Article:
The literal "1" has type int. Probably "1ul" (if the compiler has 64-bit longs) or "1ull" was intended. [EDIT: Actually, the way the code is written, "1ull" was intended for sure.]

I am very careful to always use literals with the type I intend, since I was bitten by this one:
double limit_price = order.is_market() ? 0 : order.limit_price();
At the time when I wrote this code Order::limit_price() used to return a double, and all was good. Then someone changed that to return a type Price, which provided an implicit conversion to double. The person doing that is a C++ expert, he tested the code, and it worked fine. Then we changed compilers from gcc-2.95.2 to gcc-3.4 (yeah, this is years ago), and then prices started to get truncated to integer values. This was not caught when testing the new compiler version (because someone messed up), and we ended up sending incorrect reports to a market regulator for several days. I spent about two weeks cleaning up the mess.

It turns out the C++ standard specifies that truncating to int is the correct behavior. Recent versions of g++ will warn about this, but it took them a long time to do so.

Since then, I write 0.0 if I intend it to be a double, 0.0f if I intend it to be a float, etc. I also don't like implicit conversions and I would much rather have an explicit Price::as_double() method that I need to call explicitly.

Edited by Álvaro, 15 December 2012 - 08:33 AM.


#39 wack   Members   -  Reputation: 1303

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Posted 15 December 2012 - 09:08 AM

I spend a lot of time reading code, probably more than most. One of the few things that causes my brain to short-circuit for a while when doing this, is usage of 0 instead of NULL. For this reason, I have used NULL. Thankfully, so have most of the people whose code I have to read.

This is probably just learned preference, but thankfully we now do have somthing better, something that I have yearned for for a long time - a type safe null pointer!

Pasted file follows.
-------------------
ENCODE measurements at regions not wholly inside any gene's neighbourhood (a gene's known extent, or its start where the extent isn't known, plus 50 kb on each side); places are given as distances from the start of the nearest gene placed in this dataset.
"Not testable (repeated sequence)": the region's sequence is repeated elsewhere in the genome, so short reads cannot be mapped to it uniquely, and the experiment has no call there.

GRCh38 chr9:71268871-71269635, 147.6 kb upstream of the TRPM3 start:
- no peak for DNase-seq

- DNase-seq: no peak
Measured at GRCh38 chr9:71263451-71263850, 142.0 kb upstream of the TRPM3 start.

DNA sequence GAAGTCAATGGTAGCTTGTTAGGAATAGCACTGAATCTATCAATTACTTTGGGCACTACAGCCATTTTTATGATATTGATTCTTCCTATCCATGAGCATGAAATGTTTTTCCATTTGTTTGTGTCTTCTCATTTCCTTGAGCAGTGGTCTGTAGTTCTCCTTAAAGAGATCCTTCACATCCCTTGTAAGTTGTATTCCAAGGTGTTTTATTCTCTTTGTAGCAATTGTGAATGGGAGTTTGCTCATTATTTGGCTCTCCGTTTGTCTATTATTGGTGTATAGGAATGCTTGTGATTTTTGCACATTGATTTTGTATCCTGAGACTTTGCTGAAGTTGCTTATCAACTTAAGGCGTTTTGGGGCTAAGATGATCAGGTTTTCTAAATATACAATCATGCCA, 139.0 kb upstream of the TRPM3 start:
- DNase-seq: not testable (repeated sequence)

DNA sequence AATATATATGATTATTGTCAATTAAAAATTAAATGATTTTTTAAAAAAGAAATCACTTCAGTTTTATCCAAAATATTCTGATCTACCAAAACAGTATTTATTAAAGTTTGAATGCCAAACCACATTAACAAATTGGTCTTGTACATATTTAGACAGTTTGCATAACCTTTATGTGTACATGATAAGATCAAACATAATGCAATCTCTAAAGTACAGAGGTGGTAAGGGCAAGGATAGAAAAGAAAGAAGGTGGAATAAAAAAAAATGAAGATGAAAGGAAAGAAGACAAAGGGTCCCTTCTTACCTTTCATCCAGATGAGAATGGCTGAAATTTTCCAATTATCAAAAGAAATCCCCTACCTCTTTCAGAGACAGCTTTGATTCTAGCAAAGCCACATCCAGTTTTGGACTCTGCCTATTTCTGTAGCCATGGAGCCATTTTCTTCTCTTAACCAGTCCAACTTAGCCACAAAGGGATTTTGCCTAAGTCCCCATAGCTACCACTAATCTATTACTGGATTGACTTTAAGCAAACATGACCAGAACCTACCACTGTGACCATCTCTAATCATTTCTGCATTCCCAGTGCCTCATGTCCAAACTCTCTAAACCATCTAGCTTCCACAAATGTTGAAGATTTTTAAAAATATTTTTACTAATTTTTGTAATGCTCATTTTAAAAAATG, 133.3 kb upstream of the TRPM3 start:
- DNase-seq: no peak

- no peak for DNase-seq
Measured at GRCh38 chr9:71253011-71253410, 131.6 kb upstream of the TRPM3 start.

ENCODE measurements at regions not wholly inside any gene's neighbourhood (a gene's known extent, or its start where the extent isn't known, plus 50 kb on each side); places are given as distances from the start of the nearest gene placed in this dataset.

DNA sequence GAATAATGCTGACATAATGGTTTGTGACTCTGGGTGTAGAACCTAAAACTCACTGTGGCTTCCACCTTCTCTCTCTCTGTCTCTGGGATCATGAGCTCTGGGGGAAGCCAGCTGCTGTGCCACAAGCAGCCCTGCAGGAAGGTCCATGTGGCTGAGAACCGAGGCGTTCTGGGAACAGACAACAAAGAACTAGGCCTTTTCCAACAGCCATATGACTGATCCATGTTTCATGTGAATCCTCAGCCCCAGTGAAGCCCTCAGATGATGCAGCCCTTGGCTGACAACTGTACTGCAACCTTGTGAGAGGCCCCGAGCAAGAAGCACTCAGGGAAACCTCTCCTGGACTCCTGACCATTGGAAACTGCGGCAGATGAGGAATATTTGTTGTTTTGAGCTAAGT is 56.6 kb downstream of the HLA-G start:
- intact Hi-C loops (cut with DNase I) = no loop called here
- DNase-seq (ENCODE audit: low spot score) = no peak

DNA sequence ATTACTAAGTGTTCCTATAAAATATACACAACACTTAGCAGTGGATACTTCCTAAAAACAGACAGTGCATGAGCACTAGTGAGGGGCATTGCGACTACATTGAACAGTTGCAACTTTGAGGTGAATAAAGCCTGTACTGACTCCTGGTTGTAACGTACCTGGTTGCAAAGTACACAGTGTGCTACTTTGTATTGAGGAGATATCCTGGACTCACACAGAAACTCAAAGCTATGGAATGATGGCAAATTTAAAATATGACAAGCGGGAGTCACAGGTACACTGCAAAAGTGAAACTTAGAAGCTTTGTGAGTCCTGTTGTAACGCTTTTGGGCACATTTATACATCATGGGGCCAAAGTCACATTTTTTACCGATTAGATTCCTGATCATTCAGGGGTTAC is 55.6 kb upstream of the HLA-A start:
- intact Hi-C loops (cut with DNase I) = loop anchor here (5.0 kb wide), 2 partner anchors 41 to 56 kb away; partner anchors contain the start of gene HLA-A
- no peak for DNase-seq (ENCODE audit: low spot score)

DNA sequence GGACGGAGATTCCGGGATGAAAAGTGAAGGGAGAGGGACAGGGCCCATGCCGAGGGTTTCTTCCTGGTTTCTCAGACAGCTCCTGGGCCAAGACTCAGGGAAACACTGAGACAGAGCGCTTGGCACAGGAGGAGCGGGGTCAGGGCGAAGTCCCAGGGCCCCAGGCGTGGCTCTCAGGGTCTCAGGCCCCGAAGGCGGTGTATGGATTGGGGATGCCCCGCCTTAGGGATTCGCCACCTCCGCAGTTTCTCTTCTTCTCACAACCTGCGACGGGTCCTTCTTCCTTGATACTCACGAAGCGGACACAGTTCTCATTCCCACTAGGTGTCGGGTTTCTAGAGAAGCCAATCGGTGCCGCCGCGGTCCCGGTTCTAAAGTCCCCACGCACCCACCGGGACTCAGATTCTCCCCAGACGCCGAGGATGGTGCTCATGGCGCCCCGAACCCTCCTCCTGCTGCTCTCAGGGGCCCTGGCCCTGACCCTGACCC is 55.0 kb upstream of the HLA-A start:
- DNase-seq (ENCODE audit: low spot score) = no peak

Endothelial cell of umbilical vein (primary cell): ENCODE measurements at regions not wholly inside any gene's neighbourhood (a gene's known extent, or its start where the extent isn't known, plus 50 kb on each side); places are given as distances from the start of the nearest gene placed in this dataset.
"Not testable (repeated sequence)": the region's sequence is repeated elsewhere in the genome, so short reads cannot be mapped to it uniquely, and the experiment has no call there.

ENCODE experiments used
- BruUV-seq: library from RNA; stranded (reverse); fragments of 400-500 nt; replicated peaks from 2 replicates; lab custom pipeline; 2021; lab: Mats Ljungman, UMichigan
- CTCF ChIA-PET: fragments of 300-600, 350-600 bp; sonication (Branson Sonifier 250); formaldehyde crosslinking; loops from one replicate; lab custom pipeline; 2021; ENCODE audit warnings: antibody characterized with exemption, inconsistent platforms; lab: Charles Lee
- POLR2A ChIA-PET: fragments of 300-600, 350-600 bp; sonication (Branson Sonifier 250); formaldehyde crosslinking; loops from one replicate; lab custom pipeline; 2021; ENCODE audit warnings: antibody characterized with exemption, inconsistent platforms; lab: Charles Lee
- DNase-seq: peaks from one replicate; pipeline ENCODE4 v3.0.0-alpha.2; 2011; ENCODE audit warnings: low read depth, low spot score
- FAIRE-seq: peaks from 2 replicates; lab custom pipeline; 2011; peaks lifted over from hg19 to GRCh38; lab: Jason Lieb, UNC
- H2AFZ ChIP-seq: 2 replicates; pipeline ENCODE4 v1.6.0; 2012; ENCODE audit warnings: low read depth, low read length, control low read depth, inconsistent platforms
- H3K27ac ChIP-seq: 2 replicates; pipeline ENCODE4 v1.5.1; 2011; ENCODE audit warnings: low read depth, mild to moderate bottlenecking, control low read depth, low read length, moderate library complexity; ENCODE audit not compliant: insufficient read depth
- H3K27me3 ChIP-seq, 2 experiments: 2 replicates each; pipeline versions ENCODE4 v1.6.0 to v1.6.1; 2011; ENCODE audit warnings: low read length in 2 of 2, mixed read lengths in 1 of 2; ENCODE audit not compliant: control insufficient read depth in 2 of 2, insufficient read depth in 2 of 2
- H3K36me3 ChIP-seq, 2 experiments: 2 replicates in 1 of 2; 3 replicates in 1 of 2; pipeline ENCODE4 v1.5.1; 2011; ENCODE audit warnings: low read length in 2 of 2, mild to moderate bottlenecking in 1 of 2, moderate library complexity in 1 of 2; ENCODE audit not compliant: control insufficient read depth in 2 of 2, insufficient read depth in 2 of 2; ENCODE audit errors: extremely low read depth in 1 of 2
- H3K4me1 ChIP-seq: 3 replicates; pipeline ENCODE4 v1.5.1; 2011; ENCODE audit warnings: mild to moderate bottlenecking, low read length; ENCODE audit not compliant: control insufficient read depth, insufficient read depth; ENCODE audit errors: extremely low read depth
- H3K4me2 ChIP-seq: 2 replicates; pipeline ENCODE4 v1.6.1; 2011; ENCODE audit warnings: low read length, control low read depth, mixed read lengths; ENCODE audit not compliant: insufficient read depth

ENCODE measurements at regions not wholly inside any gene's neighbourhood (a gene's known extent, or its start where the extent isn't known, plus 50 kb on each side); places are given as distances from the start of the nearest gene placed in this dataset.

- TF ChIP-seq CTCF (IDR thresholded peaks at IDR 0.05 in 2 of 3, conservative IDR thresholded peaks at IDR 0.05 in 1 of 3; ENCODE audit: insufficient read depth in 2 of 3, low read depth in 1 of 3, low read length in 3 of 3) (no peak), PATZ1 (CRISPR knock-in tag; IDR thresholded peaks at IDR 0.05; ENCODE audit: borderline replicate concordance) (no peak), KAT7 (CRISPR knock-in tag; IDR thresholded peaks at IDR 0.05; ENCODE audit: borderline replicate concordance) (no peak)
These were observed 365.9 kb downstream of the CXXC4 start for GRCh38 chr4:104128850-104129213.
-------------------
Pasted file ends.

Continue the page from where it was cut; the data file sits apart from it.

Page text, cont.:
Thanks Bjarne & co.

#40 L. Spiro   Crossbones+   -  Reputation: 13573

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Posted 15 December 2012 - 09:37 AM

0 is an int. If the intent is to call the pointer version, you should write a cast, or it won't work, whether you use NULL or 0. Once you use the cast, the intent is clear.

foo(0); // I want to call foo(int)
foo((int *)0); // I want to call foo(int*)
How is that not clear?

Because 0 as a literal constant (or anything that results in a 0 constant) can be implicitly cast to any built-in type.
So 0 is not necessarily an int.

The problem with writing a cast explicitly every time you want to make your intent clear is that it leaves you with a whole lot of typing and thought. You have to cast to the correct type every time whereas just using NULL retains the same intent while keeping the coding process to a minimum.


L. Spiro
It is amazing how often people try to be unique, and yet they are always trying to make others be like them. - L. Spiro 2011
I spent most of my life learning the courage it takes to go out and get what I want. Now that I have it, I am not sure exactly what it is that I want. - L. Spiro 2013
I went to my local Subway once to find some guy yelling at the staff. When someone finally came to take my order and asked, “May I help you?”, I replied, “Yeah, I’ll have one asshole to go.”